Myofascial Pain Syndrome (MPS) is muscles and connective tissues (which make up the fascia) develop what's called a trigger point (TrP). (These are not the same as FMS tender points.) A trigger point is a small, hard knot that you can sometimes feel under your skin. The knot itself can be painful, especially when pressed, but it often causes pain in another area, which is called referred pain.
Trigger points typically form as a result of trauma to the tissue, either repetitive (micro) or blunt (macro). It is suggest that the muscle trauma causes a histo-neuo physiological dysfunction causing a hyperirritability to the muscle. In the simple way, the cells in the muscle are damaged causing muscle fiber contraction, which compresses the blood supply causing an “energy crisis”. The energy crisis causes a release of neurochemical causing pain.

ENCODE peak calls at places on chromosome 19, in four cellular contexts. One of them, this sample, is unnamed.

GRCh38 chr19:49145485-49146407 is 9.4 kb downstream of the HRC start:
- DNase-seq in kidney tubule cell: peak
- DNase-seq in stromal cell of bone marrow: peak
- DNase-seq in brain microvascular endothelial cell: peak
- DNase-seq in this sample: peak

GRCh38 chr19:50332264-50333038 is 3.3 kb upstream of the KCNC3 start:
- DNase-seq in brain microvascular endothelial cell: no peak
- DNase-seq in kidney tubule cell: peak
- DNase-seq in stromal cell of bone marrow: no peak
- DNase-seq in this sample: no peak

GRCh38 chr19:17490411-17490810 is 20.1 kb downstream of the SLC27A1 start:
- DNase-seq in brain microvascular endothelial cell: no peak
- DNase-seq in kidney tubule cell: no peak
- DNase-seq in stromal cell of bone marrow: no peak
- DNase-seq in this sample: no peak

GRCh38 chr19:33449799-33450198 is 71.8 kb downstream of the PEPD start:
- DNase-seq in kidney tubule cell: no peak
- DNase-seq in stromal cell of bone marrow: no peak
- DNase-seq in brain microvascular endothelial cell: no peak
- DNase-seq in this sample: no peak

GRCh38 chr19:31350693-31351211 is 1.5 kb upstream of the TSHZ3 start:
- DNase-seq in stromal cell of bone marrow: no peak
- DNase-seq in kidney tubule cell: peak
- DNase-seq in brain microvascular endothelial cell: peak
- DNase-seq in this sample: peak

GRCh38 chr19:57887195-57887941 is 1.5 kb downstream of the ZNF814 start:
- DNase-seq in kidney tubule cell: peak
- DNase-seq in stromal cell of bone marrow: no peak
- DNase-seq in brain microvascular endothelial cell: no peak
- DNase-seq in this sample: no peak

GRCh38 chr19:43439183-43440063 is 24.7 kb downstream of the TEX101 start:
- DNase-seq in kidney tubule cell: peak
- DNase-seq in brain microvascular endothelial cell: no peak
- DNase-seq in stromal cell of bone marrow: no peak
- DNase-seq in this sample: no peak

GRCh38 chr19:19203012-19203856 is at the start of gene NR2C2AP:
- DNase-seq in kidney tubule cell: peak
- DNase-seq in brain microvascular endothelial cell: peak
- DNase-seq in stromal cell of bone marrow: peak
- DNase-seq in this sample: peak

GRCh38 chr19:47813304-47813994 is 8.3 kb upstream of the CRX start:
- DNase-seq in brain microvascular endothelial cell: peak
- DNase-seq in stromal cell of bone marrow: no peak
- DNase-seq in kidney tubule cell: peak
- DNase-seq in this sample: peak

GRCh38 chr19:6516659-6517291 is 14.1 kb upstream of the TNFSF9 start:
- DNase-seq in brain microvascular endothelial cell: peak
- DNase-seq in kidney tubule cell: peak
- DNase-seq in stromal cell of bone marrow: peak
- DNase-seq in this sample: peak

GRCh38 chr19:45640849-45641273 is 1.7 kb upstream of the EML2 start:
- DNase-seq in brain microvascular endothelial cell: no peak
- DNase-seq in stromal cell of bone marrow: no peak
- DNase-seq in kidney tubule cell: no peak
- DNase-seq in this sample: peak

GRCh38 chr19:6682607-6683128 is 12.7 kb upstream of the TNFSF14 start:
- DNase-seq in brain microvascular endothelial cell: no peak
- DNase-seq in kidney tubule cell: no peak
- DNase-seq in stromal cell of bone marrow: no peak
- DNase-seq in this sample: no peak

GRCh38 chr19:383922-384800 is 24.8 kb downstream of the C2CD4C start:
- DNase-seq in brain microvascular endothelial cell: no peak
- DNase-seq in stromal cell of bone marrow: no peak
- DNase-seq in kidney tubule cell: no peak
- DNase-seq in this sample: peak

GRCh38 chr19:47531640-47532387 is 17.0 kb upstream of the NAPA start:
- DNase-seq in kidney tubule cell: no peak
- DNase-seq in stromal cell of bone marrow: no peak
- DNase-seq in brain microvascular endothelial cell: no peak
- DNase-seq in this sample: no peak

Myofascial Trigger points: A hyperirritable spot in a skeletal muscle that is associated with a hypersensitivities palpable nodule in a taut band. The spit is painful on compression and can give rise to characteristic dysfunction referred pain and referred tenderness. Types of trigger points include: active, associated, central, primary and satellite.
Treatment: Treatment can vary from a pharmacological approach, which rarely works, to skilled trigger point and myofascial release therapy. Myofaascial release is different from “massage” and should not be confused as the same. Myofascial release is therapeutic and curative in nature.